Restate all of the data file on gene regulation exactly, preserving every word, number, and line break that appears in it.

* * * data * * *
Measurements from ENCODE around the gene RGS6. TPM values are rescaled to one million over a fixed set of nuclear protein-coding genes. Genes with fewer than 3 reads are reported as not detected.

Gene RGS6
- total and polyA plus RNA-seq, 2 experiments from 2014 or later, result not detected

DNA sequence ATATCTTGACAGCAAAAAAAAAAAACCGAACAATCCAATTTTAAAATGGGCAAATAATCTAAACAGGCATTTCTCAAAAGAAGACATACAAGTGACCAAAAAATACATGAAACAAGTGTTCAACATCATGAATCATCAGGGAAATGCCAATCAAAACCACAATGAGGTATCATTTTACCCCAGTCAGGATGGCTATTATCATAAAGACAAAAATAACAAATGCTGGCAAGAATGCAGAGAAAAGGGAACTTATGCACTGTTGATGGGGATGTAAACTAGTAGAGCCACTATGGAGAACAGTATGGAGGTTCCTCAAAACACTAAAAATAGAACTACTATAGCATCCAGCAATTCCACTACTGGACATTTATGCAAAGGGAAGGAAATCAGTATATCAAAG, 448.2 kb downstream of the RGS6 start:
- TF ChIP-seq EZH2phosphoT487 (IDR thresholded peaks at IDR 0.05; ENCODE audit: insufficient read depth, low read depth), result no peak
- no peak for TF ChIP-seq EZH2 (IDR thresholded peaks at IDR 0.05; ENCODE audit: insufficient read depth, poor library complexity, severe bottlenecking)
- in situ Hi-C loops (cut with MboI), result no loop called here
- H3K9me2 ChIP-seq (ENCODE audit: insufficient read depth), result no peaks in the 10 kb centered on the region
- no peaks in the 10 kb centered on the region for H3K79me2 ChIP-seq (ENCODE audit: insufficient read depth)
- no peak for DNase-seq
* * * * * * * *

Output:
Measurements from ENCODE around the gene RGS6. TPM values are rescaled to one million over a fixed set of nuclear protein-coding genes. Genes with fewer than 3 reads are reported as not detected.

Gene RGS6
- total and polyA plus RNA-seq, 2 experiments from 2014 or later, result not detected

DNA sequence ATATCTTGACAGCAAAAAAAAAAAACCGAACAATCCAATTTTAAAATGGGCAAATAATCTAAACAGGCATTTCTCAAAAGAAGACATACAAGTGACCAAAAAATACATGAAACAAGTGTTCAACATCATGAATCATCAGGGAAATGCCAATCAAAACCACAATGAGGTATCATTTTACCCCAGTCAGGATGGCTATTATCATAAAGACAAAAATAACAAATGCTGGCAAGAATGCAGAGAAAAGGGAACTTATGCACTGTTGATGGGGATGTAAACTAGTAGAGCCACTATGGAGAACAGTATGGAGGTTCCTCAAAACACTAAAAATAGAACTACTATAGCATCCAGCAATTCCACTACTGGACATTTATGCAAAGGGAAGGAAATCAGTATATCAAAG, 448.2 kb downstream of the RGS6 start:
- TF ChIP-seq EZH2phosphoT487 (IDR thresholded peaks at IDR 0.05; ENCODE audit: insufficient read depth, low read depth), result no peak
- no peak for TF ChIP-seq EZH2 (IDR thresholded peaks at IDR 0.05; ENCODE audit: insufficient read depth, poor library complexity, severe bottlenecking)
- in situ Hi-C loops (cut with MboI), result no loop called here
- H3K9me2 ChIP-seq (ENCODE audit: insufficient read depth), result no peaks in the 10 kb centered on the region
- no peaks in the 10 kb centered on the region for H3K79me2 ChIP-seq (ENCODE audit: insufficient read depth)
- no peak for DNase-seq